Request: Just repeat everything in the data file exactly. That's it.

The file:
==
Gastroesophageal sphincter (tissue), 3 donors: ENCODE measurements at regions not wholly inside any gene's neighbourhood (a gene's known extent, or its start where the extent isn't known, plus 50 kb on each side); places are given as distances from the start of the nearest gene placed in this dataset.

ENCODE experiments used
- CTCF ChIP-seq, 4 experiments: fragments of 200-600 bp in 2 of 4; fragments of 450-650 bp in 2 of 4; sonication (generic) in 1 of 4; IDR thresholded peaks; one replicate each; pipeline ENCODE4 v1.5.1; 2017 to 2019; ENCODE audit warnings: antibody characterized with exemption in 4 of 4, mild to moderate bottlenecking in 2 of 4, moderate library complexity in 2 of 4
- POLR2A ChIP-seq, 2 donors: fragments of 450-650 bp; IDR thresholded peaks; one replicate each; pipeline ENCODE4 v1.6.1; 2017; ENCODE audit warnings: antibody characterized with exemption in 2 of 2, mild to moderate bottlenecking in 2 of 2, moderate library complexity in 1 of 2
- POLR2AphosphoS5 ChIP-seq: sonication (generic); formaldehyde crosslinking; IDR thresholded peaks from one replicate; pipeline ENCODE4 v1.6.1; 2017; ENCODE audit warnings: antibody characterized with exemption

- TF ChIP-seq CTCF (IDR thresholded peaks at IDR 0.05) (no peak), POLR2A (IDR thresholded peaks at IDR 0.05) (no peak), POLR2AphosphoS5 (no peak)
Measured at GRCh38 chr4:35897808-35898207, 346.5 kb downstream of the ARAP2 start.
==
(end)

Gastroesophageal sphincter (tissue), 3 donors: ENCODE measurements at regions not wholly inside any gene's neighbourhood (a gene's known extent, or its start where the extent isn't known, plus 50 kb on each side); places are given as distances from the start of the nearest gene placed in this dataset.

ENCODE experiments used
- CTCF ChIP-seq, 4 experiments: fragments of 200-600 bp in 2 of 4; fragments of 450-650 bp in 2 of 4; sonication (generic) in 1 of 4; IDR thresholded peaks; one replicate each; pipeline ENCODE4 v1.5.1; 2017 to 2019; ENCODE audit warnings: antibody characterized with exemption in 4 of 4, mild to moderate bottlenecking in 2 of 4, moderate library complexity in 2 of 4
- POLR2A ChIP-seq, 2 donors: fragments of 450-650 bp; IDR thresholded peaks; one replicate each; pipeline ENCODE4 v1.6.1; 2017; ENCODE audit warnings: antibody characterized with exemption in 2 of 2, mild to moderate bottlenecking in 2 of 2, moderate library complexity in 1 of 2
- POLR2AphosphoS5 ChIP-seq: sonication (generic); formaldehyde crosslinking; IDR thresholded peaks from one replicate; pipeline ENCODE4 v1.6.1; 2017; ENCODE audit warnings: antibody characterized with exemption

- TF ChIP-seq CTCF (IDR thresholded peaks at IDR 0.05) (no peak), POLR2A (IDR thresholded peaks at IDR 0.05) (no peak), POLR2AphosphoS5 (no peak)
Measured at GRCh38 chr4:35897808-35898207, 346.5 kb downstream of the ARAP2 start.